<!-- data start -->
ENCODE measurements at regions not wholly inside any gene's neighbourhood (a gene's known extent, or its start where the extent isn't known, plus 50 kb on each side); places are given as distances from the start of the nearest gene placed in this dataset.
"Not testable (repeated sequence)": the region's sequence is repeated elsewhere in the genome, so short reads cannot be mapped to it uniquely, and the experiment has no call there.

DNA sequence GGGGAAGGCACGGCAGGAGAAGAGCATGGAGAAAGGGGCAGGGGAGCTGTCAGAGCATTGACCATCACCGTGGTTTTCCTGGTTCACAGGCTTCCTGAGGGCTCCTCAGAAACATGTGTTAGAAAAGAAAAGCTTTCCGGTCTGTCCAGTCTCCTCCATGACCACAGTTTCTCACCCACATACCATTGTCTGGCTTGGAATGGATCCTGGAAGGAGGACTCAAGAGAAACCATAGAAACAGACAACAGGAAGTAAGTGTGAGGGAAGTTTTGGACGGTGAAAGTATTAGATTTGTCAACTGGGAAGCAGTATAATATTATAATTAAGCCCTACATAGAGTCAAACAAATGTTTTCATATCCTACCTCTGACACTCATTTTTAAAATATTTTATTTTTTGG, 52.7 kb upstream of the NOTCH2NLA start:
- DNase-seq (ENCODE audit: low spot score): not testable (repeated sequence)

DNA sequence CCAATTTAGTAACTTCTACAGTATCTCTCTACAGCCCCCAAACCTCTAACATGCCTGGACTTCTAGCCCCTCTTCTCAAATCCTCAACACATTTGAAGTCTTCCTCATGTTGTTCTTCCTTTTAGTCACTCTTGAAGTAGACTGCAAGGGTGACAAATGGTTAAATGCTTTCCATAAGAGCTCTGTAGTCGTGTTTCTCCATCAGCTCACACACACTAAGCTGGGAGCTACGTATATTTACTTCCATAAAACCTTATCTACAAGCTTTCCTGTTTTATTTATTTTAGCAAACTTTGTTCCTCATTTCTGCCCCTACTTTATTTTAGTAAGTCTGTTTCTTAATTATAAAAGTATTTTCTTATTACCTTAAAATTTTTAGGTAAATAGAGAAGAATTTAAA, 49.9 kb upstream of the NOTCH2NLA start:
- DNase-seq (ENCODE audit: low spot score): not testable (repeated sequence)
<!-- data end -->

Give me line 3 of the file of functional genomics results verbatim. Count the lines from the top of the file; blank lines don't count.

DNA sequence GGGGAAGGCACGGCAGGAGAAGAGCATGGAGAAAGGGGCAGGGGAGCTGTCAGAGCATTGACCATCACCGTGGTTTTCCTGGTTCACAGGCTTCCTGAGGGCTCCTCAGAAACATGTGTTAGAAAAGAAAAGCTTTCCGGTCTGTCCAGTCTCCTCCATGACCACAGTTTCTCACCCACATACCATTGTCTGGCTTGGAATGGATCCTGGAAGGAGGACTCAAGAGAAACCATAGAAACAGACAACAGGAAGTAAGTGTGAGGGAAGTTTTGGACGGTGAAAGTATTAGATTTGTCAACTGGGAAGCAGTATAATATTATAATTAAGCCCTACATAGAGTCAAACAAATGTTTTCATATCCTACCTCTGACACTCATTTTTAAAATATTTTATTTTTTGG, 52.7 kb upstream of the NOTCH2NLA start: